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Clinically and scientifically proven food products - What’s the difference?
Wednesday, 12 August, 2020, 08 : 00 AM [IST]
Nina Figueiredo
We have very often seen bold statements made in advertisements for food products / dietary supplements, which use phrases such as ‘doctor recommended' and ‘clinically proven' to assure the consumer that the product actually works. Traditionally, these phrases would be avoided when marketing any products.

Unfortunately, the phrase “clinically proven” is now commonly used in advertising. So what does it actually mean?
A simple Internet search, asking the question “What does ‘clinically proven’ mean?” reveals a number of websites that don’t take this phrase very seriously. What criteria does the product have to meet to be able to use this term?

As the website answers, It means that there was more than one controlled study. ‘Clinically shown’ means there was only one study.
Clinically proven may mean virtually anything. A ‘clinically proven’ statement in advertising is a vague claim that requires no hard evidence and is not easy to disprove. As long as the mandatory ‘These statements have not been evaluated by the FDA’ disclaimer is on the label, it is not necessary to have competent and reliable scientific evidence to back it up.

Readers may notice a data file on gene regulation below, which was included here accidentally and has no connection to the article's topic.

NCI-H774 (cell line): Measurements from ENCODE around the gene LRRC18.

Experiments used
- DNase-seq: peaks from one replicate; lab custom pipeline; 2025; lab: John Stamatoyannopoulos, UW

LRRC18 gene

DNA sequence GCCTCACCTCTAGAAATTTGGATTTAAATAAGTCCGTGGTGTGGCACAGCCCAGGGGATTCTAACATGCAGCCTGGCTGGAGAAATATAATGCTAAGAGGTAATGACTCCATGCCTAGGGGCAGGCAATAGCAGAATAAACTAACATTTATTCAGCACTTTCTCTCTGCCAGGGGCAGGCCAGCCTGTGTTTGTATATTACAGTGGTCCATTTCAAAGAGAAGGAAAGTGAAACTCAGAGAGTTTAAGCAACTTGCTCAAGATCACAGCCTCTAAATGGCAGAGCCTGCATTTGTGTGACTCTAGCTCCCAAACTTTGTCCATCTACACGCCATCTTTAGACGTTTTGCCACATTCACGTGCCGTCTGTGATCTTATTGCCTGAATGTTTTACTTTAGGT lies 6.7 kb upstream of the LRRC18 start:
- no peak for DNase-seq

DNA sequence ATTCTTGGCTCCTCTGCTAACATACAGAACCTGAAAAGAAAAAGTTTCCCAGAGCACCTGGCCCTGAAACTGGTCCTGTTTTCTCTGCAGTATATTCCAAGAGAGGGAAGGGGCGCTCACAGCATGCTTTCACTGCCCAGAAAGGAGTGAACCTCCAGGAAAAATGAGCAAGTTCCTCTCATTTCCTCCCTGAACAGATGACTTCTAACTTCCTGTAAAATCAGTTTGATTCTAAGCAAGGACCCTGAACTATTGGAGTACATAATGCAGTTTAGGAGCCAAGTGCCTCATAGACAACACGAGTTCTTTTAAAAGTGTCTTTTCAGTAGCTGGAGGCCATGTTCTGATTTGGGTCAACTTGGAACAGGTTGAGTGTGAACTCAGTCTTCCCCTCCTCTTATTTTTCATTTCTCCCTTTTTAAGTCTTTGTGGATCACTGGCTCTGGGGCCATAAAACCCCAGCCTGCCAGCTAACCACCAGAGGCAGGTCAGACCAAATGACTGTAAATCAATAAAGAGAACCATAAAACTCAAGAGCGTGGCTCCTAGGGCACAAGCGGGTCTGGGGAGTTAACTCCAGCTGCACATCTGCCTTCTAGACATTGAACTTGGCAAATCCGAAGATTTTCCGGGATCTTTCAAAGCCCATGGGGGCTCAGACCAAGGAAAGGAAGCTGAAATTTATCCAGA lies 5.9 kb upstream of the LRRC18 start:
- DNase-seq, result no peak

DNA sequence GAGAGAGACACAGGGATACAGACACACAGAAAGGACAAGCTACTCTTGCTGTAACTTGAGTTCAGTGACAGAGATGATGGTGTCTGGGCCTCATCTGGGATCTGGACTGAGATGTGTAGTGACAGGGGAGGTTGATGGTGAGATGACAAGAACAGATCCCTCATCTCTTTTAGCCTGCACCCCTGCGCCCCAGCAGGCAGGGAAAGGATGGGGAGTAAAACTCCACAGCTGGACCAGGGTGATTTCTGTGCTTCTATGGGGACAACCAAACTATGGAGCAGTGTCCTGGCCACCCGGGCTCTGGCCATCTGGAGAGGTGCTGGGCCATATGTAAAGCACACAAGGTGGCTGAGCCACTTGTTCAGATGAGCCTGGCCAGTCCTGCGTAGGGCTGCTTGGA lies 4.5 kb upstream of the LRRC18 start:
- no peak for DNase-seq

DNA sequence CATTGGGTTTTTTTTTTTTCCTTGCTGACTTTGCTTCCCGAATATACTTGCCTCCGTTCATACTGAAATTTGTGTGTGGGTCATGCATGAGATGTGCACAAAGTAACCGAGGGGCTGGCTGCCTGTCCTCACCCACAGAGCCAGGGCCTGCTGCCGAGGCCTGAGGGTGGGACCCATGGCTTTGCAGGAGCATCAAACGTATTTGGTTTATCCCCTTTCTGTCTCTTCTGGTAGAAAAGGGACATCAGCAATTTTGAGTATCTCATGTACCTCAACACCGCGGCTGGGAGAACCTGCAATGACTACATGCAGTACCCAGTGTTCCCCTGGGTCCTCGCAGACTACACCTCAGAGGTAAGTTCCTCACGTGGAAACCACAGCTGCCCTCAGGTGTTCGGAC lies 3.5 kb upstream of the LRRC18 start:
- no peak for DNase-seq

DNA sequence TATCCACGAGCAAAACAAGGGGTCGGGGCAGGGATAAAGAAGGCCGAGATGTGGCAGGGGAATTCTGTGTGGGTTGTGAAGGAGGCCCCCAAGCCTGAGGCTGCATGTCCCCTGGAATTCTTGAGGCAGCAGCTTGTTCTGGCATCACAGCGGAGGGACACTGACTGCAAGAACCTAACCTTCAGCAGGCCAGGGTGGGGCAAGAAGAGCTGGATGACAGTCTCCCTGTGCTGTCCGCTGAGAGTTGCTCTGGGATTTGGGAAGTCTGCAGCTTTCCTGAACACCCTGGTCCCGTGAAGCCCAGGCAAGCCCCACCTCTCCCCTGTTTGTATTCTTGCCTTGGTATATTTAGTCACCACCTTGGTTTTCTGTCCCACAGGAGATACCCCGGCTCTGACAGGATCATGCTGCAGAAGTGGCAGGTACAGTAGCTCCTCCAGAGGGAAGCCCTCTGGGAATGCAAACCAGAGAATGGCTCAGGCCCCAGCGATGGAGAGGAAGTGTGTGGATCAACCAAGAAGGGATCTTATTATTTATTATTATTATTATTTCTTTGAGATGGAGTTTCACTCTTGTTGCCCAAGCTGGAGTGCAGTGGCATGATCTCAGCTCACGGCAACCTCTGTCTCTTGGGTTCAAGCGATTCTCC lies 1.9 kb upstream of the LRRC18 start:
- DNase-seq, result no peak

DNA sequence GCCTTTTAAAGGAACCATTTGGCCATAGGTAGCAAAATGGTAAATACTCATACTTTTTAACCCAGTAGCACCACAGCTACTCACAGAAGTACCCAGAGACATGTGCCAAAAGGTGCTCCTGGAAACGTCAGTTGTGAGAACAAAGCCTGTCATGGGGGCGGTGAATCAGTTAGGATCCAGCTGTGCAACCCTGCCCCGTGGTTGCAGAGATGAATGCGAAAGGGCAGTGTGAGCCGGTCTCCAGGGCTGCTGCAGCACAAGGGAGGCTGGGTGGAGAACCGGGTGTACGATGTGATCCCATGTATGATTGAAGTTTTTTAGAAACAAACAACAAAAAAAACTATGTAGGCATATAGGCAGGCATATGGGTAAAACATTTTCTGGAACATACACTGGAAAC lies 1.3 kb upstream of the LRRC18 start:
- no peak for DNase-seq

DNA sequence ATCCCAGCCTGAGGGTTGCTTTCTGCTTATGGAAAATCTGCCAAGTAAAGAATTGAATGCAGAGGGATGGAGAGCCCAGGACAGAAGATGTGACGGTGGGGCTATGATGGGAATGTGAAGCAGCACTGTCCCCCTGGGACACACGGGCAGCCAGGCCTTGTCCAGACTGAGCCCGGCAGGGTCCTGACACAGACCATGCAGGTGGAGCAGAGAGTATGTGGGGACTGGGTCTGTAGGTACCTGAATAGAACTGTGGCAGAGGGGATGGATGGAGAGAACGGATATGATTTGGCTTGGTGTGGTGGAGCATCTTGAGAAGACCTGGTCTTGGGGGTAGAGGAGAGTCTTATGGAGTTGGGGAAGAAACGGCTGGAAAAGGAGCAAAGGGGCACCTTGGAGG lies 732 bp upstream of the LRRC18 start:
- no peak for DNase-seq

If this disclaimer statement is not on the product label or advertisement, the Food and Drug Administration (FDA) can take action against companies that make false promises in advertising.

For the general public, seeing the phrase clinically proven is not unusual, particularly in advertisements and on product labels for various products. Some companies use this phrase rampantly without any regard for real meaning.

Companies that market products to educated professionals have been cautious about using misleading phrases commonly used in the consumer marketplace. To these professionals, the term clinical suggests clinical trials, which are the foundation of testing regulated by the FDA in order for a product to make claims of efficacy and safety.

In clinical trials, the larger scale comparative studies occur in four phases.
Phase 1: Screening for safety
Phase 2: Establishing the efficacy of the product
Phase 3: Final confirmation of safety and efficacy
Phase 4: Sentry studies during sales

Therefore, professionals would expect that if a product were truly clinically proven, it would have had testing in numerous trials that validate the claims beyond any reasonable doubt. Even then, the question arises whether any product can make such a claim.

Companies that advertise should raise the bar and maintain honesty and credibility when making statements regarding scientific studies of their products. It is always suggested that companies use the term, clinically tested when they have actually performed multiple clinical studies that have produced statistically valid conclusions. If a single laboratory study has occurred, the company should not use the word clinical. In all cases, companies should avoid using the word proven in advertising of food product.

Now on the other hand, what does Scientifically Proven really mean?